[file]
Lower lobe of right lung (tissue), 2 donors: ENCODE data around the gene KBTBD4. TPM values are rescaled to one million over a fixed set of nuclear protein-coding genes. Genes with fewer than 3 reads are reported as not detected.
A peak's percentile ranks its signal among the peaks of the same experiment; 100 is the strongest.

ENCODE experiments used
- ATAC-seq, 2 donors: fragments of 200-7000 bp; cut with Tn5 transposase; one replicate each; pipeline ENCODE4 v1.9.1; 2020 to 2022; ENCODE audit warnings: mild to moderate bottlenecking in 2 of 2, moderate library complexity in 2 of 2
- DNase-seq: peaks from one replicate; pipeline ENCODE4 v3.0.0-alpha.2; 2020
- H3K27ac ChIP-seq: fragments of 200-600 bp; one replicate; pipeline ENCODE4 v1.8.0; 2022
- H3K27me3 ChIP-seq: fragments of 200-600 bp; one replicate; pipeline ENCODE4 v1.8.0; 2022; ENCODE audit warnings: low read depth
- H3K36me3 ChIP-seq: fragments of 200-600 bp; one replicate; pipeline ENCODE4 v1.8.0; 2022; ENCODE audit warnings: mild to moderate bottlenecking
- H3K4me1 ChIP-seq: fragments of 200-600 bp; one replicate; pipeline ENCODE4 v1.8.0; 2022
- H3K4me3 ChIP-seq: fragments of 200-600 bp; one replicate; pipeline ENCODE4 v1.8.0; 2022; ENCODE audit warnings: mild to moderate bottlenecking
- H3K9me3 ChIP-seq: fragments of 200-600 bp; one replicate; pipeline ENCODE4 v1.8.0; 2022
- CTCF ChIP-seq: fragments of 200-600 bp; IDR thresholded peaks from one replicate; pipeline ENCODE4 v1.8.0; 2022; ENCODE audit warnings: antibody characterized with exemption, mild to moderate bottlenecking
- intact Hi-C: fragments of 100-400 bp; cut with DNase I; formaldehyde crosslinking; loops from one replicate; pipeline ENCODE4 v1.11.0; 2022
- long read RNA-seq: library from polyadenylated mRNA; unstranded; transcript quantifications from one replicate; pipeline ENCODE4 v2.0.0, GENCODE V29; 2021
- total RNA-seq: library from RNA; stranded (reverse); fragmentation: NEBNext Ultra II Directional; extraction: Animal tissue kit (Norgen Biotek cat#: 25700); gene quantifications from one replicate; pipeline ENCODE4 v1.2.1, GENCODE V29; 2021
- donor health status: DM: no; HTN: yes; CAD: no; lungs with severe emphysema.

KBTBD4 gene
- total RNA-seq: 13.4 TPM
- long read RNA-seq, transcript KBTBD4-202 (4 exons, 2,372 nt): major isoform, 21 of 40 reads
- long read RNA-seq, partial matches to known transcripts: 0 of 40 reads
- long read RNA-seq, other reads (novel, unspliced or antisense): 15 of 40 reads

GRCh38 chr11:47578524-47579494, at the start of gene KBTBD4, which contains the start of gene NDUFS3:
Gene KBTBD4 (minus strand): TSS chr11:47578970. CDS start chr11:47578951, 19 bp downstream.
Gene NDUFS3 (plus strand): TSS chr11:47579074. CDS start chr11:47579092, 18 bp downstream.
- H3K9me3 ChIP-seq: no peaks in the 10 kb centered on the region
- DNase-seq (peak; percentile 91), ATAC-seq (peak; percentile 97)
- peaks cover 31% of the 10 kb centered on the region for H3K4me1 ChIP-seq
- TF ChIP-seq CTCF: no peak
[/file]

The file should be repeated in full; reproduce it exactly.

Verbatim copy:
Lower lobe of right lung (tissue), 2 donors: ENCODE data around the gene KBTBD4. TPM values are rescaled to one million over a fixed set of nuclear protein-coding genes. Genes with fewer than 3 reads are reported as not detected.
A peak's percentile ranks its signal among the peaks of the same experiment; 100 is the strongest.

ENCODE experiments used
- ATAC-seq, 2 donors: fragments of 200-7000 bp; cut with Tn5 transposase; one replicate each; pipeline ENCODE4 v1.9.1; 2020 to 2022; ENCODE audit warnings: mild to moderate bottlenecking in 2 of 2, moderate library complexity in 2 of 2
- DNase-seq: peaks from one replicate; pipeline ENCODE4 v3.0.0-alpha.2; 2020
- H3K27ac ChIP-seq: fragments of 200-600 bp; one replicate; pipeline ENCODE4 v1.8.0; 2022
- H3K27me3 ChIP-seq: fragments of 200-600 bp; one replicate; pipeline ENCODE4 v1.8.0; 2022; ENCODE audit warnings: low read depth
- H3K36me3 ChIP-seq: fragments of 200-600 bp; one replicate; pipeline ENCODE4 v1.8.0; 2022; ENCODE audit warnings: mild to moderate bottlenecking
- H3K4me1 ChIP-seq: fragments of 200-600 bp; one replicate; pipeline ENCODE4 v1.8.0; 2022
- H3K4me3 ChIP-seq: fragments of 200-600 bp; one replicate; pipeline ENCODE4 v1.8.0; 2022; ENCODE audit warnings: mild to moderate bottlenecking
- H3K9me3 ChIP-seq: fragments of 200-600 bp; one replicate; pipeline ENCODE4 v1.8.0; 2022
- CTCF ChIP-seq: fragments of 200-600 bp; IDR thresholded peaks from one replicate; pipeline ENCODE4 v1.8.0; 2022; ENCODE audit warnings: antibody characterized with exemption, mild to moderate bottlenecking
- intact Hi-C: fragments of 100-400 bp; cut with DNase I; formaldehyde crosslinking; loops from one replicate; pipeline ENCODE4 v1.11.0; 2022
- long read RNA-seq: library from polyadenylated mRNA; unstranded; transcript quantifications from one replicate; pipeline ENCODE4 v2.0.0, GENCODE V29; 2021
- total RNA-seq: library from RNA; stranded (reverse); fragmentation: NEBNext Ultra II Directional; extraction: Animal tissue kit (Norgen Biotek cat#: 25700); gene quantifications from one replicate; pipeline ENCODE4 v1.2.1, GENCODE V29; 2021
- donor health status: DM: no; HTN: yes; CAD: no; lungs with severe emphysema.

KBTBD4 gene
- total RNA-seq: 13.4 TPM
- long read RNA-seq, transcript KBTBD4-202 (4 exons, 2,372 nt): major isoform, 21 of 40 reads
- long read RNA-seq, partial matches to known transcripts: 0 of 40 reads
- long read RNA-seq, other reads (novel, unspliced or antisense): 15 of 40 reads

GRCh38 chr11:47578524-47579494, at the start of gene KBTBD4, which contains the start of gene NDUFS3:
Gene KBTBD4 (minus strand): TSS chr11:47578970. CDS start chr11:47578951, 19 bp downstream.
Gene NDUFS3 (plus strand): TSS chr11:47579074. CDS start chr11:47579092, 18 bp downstream.
- H3K9me3 ChIP-seq: no peaks in the 10 kb centered on the region
- DNase-seq (peak; percentile 91), ATAC-seq (peak; percentile 97)
- peaks cover 31% of the 10 kb centered on the region for H3K4me1 ChIP-seq
- TF ChIP-seq CTCF: no peak